École Normale Supérieure
| École Normale Supérieure |
|Member of||Grande école|
The École normale supérieure; also known as ENS Paris) is one of the most selective and prestigious graduate schools in Paris, France. It is one of the French grandes écoles (higher education establishment outside the framework of the public university system).
It was initially conceived during the French Revolution and was intended to provide the Republic with a new body of professors, trained in the critical spirit and secular values of the Enlightenment. It has since developed into an institution which has become a platform for a select few of France's students to pursue careers in government and academia.
The school is very small in student numbers. Its core of students, who are called normaliens, are selected via a competitive exam called a concours (baccalaureate + 2 years) after a preparatory class. Two hundred normaliens are thus recruited every year, half of them in the sciences and the same number in the humanities, and receive a monthly stipend (around €1,350/month in 2018), and in exchange they sign a ten-year contract to work for the state.
The principal goal of ENS is the training of professors, researchers and public administrators. Among its alumni there are 14 Nobel Prize laureates including 8 in Physics (ENS has the highest proportion of Nobel laureates among its alumni of any institution worldwide, 12 Fields Medalists (the most of any university in the world), more than half the recipients of the CNRS's Gold Medal (France's highest scientific prize), several hundred members of the Institut de France, and scores of politicians and statesmen.
The ENS increasingly came to be seen by some as an antechamber to the École nationale d'administration, as more young students drawn to politics and public policy began to be attracted to it, such as future President of the Republic Georges Pompidou, Prime Ministers Alain Juppé and Laurent Fabius, and ministers such as Bruno Le Maire and Michel Sapin, respectively the current and former Ministers of Finance of France.
Alumni on Wikispooks
|Alexandre Adler||23 September 1950||France||Journalist|
|Raymond Aron||14 March 1905||17 October 1983||France||Journalist|
|French sociologist who attended 3 Bilderbergs from 1957 to 1966|
|Nicolas Baverez||8 May 1961||France||Journalist|
|Bilderberg Steering committee. French proponent of transatlantic neoliberal globalization. Believes that for the masses, "time freed up by shorter working hours means conjugal violence - and alcoholism on top of that."|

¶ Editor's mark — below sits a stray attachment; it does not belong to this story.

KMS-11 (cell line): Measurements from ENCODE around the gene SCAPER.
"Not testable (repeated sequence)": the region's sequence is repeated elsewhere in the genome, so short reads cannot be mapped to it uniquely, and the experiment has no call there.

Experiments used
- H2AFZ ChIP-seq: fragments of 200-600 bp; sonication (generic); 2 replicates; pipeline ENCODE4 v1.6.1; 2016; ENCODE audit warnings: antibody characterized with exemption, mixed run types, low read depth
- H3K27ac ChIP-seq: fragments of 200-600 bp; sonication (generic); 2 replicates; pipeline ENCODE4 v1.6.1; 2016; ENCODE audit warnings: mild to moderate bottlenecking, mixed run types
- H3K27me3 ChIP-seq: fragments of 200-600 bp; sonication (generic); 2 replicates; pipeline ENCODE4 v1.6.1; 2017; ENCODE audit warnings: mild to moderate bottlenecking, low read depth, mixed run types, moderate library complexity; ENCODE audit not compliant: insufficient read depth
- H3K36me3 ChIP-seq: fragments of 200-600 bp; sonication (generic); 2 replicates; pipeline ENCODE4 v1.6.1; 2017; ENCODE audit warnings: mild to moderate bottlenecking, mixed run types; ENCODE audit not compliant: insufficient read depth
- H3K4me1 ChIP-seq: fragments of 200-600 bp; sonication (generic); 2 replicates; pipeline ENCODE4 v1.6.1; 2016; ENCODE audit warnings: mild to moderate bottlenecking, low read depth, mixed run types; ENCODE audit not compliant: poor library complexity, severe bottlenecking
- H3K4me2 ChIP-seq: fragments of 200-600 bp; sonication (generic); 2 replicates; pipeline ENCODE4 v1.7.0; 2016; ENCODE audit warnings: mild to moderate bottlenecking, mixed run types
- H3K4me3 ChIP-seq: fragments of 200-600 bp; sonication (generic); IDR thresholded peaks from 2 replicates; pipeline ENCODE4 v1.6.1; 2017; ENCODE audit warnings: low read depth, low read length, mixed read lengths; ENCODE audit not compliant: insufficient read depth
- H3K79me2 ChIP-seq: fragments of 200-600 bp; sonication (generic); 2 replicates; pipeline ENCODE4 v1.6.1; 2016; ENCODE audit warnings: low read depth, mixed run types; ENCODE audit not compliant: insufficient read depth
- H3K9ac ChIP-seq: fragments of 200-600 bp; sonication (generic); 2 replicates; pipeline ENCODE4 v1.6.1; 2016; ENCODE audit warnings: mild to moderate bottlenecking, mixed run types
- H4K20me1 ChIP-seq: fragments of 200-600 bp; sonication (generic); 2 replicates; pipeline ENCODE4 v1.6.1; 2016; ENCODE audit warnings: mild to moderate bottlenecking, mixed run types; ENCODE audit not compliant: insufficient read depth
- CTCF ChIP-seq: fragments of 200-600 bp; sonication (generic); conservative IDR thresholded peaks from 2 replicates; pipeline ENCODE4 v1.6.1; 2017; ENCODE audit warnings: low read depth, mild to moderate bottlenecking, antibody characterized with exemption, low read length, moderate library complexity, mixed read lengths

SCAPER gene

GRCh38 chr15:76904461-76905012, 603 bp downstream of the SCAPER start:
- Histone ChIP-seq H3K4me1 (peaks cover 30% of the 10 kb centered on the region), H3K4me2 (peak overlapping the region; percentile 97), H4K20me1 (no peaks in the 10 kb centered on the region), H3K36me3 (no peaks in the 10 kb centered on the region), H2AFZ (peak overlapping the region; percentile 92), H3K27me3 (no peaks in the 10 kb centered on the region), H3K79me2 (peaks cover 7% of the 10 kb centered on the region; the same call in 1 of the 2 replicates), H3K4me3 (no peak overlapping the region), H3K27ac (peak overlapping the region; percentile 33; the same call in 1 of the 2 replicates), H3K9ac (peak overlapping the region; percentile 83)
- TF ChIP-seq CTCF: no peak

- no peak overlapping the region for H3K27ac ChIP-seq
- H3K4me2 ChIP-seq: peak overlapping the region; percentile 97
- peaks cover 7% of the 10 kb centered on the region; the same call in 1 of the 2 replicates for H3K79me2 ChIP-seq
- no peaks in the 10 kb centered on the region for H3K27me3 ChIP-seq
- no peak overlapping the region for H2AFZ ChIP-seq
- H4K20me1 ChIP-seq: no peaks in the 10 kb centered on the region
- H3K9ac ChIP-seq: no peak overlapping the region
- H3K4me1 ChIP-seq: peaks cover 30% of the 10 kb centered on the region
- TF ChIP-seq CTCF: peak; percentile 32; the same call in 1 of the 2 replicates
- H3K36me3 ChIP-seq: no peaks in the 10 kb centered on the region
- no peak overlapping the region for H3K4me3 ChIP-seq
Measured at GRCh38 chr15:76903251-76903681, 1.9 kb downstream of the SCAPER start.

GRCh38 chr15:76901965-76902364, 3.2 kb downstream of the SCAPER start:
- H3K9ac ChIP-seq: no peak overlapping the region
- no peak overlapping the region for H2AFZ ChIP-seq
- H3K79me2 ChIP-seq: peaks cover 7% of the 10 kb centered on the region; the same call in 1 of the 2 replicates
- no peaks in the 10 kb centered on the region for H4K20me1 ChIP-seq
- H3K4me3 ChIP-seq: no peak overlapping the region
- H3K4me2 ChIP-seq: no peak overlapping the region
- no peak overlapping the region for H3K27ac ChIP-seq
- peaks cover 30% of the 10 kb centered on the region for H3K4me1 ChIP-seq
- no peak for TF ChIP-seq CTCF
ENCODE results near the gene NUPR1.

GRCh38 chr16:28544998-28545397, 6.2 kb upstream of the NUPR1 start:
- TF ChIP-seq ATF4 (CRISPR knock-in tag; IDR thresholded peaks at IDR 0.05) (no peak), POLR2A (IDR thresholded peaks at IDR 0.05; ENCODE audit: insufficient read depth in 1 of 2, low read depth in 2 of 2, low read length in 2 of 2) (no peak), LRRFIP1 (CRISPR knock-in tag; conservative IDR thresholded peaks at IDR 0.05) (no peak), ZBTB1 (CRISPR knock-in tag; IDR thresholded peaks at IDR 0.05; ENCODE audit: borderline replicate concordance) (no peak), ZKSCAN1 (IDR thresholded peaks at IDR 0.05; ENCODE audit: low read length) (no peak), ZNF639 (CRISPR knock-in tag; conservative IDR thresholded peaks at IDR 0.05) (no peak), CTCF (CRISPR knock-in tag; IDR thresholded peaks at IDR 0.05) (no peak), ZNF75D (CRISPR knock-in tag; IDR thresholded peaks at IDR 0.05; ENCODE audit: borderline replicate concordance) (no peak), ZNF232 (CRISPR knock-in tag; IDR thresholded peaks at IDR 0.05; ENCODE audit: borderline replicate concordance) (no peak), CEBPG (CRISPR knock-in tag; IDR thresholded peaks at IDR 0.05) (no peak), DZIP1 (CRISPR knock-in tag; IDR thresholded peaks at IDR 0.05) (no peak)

|Anne Bouverot||21 March 1966||France||Businessperson||CEO of company selling facial recognition and other biometric identification products. Attended 2018 Bilderberg.|
|Jacques de Bourbon Busset||27 April 1912||7 May 2001||France||Author|
|French diplomat and author, attended the 1957 October Bilderberg as former Deputy Head of Robert Schuman’s Private Office, where he aided in the development of the Schuman Plan. Later Vice President at CERN|
|Philippe Camus||28 June 1948||France||Businessperson||French Bilderberger who as president of GIFAS attended the 2003,4,5 Bilderbergs|
|Laurent Fabius||20 August 1946||France||Politician||French politician who attended the 1994 and 2016 Bilderbergs|
|Michel Foucault||15 October 1926||25 June 1984||Author|
|Fabrice Fries||10 March 1960||France||Businessperson||French CEO of Agence France-Presse.|
|Jean-Marie Guéhenno||30 October 1949||France||Diplomat||French globalist diplomat with many ties to the making of defense and security policies.|
|Bernard-Henri Lévy||5 November 1948||France||Propagandist||A French 'philosopher' who has created an intellectual alibi for every US/NATO intervention since the 1980s. Lévy is also a militant supporter and apologist for Zionism and the Israeli state.|
|Georges Pompidou||5 July 1911||2 April 1974||France||Politician||President of France from 1969 until his death in 1974 from a rare form of cancer. 1960 Bilderberg|
|Jean-Bernard Raimond||6 February 1926||7 March 2016||France||Politician|
|Michel Sapin||9 April 1952||France|
|Jean-Paul Sartre||21 June 1905||15 April 1980||Philosopher|